Sawara Falsecypress, Sawara False Cypress, or Japanese Falsecypress
(Cupressaceae - Cypress Family)
- usually a medium- to large-sized evergreen shrub
- the species form, which is rarely available in the nursery trade, is a 60' tall by 20' wide tree, but the small, medium, and large shrub forms commonly available in the trade range from 3' to 20' tall by similar widths, depending upon cultivar
- upright pyramidal to pendulous irregular growth habits, depending upon cultivar
- slow growth rate
- full sun to partial sun
- prefers moist, well-drained, neutral to slightly acidic soils, but is adaptable to poor soils, dry soils, alkaline soils, compacted soils, heat, and drought
- propagated by rooted stem cuttings
- Cypress Family, with few disease or pest problems
- commonly available in containers or ball and burlap form, with many cultivars
- scale-like or awl-like leaves press close to the thready stems (for 'Filifera'
or 'Mop' types) or fluffy, short, juvenile-foliaged-type needles stick out from the stems (for 'Boulevard' types)
- "evergreen" although the foliage of many cultivars is yellow, gold, or blue-silver in color
- ornamentally inconspicuous
- ornamentally inconspicuous
- thin and brown, and often hidden by the foliage
- often not seen on the cultivar forms, being somewhat hidden by the evergreen foliage, but exfoliating in thin reddish-brown strips on larger specimens
- ID Summary
- a plant whose species form would be unrecognizable to most horticulturists, since the odd-looking cultivars are the exclusive selections in the nursery trade; two common types exist:
- Threadleaf types, which have stringy, pendulous combinations of awl-like or scale-like foliage, of either green or golden-yellow color, on broadly spreading shrubs
- Squarrosa types, with short, fluffy, twisting-needle type foliage that is usually blue-silver, on upright shrubs with a central leader
- focal point, specimen, entranceway, or foundation shrub
- fine texture
- thick density
- foliage color variants that are "evergreen"
- variable growth habits for different cultivars
- yellow-foliaged types, which must be placed in full sun for best color, are prone to winterburn without protection from the Winter sun and harsh winds
- 'Boulevard' has its dead interior needles remain on the stems, which gives an untidy appearance
- zones 4 to 8
- native to Japan
- foliage color variant shrubs that are "evergreen" (Abies koreana 'Horstmann's Silberlocke', Chamaecyparis obtusa 'Crippsii', Juniperus chinensis 'Saybrook Gold', Juniperus squamata 'Blue Star', Pinus syvestris 'Glauca Nana', Thuja occidentalis 'Rheingold', etc.)
- the native species is 60' tall by 20' wide with green-colored foliage that occurs in "sprays", rarely seen in Western cultivation and rarely available in the nursery trade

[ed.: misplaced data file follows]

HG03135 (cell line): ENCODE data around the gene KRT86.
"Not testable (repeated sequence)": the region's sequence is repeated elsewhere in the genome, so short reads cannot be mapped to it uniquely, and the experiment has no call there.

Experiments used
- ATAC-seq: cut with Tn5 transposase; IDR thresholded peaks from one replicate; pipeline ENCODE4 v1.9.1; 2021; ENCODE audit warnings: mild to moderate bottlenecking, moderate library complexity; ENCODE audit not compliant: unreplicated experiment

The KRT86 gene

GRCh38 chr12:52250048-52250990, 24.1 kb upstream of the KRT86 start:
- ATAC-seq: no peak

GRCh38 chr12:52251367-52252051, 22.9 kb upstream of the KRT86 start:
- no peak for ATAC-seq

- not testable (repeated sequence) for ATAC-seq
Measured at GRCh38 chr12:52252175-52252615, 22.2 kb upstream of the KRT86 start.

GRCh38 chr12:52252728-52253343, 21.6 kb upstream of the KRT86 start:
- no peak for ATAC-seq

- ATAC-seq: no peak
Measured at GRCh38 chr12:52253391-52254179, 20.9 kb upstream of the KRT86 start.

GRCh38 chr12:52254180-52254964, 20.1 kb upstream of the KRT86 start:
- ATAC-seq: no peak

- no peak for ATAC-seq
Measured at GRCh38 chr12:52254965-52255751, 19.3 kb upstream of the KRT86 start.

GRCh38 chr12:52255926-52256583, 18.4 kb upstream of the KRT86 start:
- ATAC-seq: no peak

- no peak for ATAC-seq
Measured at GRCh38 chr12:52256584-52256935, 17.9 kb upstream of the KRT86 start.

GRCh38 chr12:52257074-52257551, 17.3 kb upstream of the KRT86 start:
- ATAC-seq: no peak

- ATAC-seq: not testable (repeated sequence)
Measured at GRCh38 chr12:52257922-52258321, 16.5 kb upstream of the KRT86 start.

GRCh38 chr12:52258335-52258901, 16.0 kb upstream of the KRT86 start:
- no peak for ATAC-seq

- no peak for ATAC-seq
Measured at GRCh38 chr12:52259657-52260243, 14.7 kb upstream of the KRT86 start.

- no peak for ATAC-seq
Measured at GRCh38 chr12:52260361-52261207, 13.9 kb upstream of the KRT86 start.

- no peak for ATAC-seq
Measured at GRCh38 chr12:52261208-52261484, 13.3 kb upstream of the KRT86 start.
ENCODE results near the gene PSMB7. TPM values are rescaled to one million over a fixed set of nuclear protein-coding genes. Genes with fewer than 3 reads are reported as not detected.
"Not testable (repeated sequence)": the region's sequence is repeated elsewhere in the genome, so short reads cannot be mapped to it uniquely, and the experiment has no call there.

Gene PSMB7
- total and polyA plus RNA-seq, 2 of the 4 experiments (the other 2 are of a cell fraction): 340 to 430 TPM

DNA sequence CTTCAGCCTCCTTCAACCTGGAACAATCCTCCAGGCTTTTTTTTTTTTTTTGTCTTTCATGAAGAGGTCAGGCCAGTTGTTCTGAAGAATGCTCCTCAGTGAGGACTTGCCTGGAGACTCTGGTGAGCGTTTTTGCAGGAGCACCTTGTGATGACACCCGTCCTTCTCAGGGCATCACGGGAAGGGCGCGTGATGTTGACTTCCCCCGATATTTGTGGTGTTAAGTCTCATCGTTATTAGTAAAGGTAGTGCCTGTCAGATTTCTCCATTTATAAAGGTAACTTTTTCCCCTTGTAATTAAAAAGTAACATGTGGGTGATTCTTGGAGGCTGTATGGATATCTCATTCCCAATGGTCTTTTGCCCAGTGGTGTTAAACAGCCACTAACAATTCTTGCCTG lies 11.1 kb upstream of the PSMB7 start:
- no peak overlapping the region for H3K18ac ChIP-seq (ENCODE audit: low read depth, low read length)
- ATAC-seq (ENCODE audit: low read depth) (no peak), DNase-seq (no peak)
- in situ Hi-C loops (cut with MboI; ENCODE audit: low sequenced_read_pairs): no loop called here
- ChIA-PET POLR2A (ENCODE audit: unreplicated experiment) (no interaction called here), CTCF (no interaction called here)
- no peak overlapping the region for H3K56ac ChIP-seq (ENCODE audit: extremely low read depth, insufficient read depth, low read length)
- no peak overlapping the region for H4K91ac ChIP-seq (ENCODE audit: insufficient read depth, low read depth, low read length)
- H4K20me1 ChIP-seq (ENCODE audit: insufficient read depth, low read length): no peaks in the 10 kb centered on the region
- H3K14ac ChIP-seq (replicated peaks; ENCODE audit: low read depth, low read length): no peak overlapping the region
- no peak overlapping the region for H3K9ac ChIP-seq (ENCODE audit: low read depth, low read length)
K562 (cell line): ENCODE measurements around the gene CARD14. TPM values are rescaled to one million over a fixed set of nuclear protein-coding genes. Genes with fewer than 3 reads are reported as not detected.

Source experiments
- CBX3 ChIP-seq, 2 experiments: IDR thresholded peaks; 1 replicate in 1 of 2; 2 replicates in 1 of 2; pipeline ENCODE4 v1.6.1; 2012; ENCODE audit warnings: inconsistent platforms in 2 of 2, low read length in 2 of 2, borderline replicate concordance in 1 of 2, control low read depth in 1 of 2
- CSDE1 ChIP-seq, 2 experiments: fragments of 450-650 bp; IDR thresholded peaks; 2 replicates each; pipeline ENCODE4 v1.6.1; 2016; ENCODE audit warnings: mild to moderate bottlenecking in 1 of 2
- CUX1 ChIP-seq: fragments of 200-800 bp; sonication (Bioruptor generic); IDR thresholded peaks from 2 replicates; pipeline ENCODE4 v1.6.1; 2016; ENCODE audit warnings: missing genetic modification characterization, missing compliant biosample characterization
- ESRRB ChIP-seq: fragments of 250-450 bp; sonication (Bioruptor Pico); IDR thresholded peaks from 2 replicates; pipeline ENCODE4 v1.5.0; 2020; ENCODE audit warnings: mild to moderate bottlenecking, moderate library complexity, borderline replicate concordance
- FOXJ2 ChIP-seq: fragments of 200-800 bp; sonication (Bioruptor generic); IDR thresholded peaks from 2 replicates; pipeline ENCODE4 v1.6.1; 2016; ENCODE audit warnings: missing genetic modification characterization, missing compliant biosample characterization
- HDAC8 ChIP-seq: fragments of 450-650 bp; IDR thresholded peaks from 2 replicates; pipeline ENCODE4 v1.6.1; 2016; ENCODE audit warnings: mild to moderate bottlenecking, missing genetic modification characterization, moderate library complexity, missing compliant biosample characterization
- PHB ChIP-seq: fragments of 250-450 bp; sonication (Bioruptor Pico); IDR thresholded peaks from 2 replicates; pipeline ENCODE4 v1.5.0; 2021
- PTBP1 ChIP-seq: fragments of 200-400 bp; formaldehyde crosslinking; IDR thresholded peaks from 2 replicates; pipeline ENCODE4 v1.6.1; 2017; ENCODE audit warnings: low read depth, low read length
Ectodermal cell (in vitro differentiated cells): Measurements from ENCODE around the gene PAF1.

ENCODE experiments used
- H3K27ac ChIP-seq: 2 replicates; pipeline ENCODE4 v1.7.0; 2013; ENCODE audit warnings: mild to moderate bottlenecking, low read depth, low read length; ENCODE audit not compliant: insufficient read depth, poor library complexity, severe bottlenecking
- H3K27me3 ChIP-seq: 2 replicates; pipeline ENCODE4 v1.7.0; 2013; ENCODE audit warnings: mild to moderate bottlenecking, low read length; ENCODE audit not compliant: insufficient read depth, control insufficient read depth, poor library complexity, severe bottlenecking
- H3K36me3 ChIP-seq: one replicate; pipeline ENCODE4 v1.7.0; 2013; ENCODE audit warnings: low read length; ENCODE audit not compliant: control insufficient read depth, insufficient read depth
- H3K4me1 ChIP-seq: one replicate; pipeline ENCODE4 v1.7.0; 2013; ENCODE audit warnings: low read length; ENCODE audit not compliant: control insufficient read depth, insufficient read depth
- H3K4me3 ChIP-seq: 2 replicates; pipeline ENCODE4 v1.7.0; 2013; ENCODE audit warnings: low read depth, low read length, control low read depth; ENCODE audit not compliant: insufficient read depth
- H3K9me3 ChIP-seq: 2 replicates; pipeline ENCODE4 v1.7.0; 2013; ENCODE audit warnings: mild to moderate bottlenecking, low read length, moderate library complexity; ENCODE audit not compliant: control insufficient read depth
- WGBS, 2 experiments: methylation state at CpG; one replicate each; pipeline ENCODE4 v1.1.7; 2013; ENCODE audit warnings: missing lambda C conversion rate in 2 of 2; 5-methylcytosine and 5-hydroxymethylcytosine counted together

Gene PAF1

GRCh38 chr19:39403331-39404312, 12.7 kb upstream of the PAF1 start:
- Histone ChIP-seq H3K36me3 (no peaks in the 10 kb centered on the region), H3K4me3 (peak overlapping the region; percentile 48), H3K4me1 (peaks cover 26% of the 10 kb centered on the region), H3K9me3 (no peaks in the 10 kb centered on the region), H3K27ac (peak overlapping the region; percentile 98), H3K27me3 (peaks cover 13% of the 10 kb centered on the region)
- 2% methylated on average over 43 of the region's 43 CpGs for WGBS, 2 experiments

- a sampling of common cultivars that look totally unlike the species form are:
- Chamaecyparis pisifera 'Boulevard' (also known as 'Cyanoviridis' or 'Squarrosa Cyano-viridis') - Blue False Cypress - foliage is composed of tight, fluffy clusters of silver-blue short needles (as are many of the 'Squarrosa' types), forming a pyramidal habit to 12' tall by 5' wide, with the liability of interior foliage being persistent, dead, tan-colored, and quite visible; it can be removed by rubbing the stems with a gloved hand, but this becomes increasingly difficult as the shrub grows in size
- Chamaecyparis pisifera 'Filifera' - usually 6' tall by 8' wide but can be larger; green foliage is scale-like, covering thin pendulous stems with an overall semi-weeping habit
- Chamaecyparis pisifera 'Mops' (also known as 'Gold Mop' or 'Golden Mops') - Mops False Cypress - yellow scale-like foliage covers the thin pendulous (mop-like) stems with a relatively low semi-weeping habit, slowly maturing to 5' tall by 7' wide; the golden-yellow color stays that way if the plant is sited in full sun, unlike many other "golden" cultivars (such as 'Filifera Aurea Nana') which fade by mid-Summer to yellow-green or green-chartreuse; unfortunately, the exposure of 'Mops' in full sun also makes it prone to winterburn in northern climates, creating unattractive yellow-brown foliage throughout much of the Winter
- Chamaecyparis translates as "low-growing Cypress".
- pisifera translates as "pea bearing", referring to the small cones of the species form.
- Sawara Falsecypress, a large tree in its native Japan, is often represented by selections of its various evergreen shrubs, which themselves exhibit differences in foliage color (blue, yellow, and green), size, and growth habit (upright, spreading, and/or pendulous).
- Chamaecyparis pisifera is known for its smaller evergreen variants which are shrubs that have distinctive growth habits and vibrant foliage colors.
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